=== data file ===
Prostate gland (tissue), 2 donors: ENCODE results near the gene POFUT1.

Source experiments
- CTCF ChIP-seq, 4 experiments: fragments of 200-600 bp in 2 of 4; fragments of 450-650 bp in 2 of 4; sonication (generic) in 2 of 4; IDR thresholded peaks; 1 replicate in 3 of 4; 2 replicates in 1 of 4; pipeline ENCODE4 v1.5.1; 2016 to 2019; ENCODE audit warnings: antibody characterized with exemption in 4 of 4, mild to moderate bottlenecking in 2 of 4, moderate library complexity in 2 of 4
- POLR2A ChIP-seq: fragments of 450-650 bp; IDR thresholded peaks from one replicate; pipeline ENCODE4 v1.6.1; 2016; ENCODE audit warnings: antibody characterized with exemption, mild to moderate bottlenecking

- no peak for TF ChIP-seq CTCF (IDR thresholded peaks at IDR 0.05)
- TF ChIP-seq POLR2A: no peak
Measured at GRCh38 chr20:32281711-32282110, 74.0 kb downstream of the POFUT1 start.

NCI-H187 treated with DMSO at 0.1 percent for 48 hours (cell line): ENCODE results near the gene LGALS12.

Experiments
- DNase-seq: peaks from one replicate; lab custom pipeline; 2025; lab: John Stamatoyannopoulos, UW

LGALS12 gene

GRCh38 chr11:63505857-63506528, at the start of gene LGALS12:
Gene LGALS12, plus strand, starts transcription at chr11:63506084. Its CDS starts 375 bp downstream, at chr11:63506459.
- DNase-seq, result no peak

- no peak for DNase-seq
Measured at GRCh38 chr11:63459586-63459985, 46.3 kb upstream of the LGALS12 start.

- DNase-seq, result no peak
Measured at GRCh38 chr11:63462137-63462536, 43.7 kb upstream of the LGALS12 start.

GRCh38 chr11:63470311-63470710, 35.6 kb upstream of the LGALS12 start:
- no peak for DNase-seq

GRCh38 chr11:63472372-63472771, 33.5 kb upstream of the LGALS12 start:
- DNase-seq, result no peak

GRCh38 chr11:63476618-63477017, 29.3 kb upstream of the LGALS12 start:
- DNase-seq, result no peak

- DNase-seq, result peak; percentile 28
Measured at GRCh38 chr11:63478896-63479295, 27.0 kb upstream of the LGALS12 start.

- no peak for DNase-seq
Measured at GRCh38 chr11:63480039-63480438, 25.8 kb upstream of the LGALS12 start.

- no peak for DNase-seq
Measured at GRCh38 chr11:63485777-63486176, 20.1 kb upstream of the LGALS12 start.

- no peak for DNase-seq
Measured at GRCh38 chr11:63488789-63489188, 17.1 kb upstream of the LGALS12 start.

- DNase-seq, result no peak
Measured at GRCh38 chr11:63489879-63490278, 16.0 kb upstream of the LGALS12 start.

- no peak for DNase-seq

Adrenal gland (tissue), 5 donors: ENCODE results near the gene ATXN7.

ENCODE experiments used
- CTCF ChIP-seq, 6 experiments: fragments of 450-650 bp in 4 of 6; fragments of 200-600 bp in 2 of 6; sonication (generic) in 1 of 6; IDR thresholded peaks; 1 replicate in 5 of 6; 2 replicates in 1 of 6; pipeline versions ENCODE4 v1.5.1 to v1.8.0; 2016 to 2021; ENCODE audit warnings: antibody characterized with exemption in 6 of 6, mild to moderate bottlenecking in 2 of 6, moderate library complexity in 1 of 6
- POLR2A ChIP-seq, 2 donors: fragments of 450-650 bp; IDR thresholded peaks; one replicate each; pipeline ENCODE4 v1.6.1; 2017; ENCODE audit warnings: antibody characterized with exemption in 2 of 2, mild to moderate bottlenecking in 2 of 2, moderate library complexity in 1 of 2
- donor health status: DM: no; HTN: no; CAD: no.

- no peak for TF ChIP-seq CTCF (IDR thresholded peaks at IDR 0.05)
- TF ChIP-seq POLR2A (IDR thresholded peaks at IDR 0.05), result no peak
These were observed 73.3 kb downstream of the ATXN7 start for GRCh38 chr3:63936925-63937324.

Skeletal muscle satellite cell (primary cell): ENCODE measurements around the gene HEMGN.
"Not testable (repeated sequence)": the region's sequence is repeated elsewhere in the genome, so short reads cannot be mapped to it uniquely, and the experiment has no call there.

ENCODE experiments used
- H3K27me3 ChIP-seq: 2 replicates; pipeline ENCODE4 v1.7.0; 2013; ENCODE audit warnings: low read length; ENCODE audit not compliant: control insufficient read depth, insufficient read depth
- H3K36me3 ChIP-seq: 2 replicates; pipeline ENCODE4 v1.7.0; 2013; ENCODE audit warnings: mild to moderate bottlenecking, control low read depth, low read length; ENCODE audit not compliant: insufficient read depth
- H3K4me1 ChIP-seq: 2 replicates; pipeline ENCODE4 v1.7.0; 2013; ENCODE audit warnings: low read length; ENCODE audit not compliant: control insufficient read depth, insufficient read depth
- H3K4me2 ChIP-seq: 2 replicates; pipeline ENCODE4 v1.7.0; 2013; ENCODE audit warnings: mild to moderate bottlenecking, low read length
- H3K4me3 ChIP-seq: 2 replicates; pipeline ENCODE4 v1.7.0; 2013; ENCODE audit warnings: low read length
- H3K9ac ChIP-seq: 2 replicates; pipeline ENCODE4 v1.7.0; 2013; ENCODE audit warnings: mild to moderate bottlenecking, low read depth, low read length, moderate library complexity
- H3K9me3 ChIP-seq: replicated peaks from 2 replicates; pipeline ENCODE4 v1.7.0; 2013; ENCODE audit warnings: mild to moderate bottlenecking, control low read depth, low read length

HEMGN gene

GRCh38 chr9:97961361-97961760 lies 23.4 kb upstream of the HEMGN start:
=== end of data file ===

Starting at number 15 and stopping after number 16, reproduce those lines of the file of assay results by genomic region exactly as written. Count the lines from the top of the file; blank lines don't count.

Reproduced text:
- no peak for DNase-seq
Measured at GRCh38 chr11:63459586-63459985, 46.3 kb upstream of the LGALS12 start.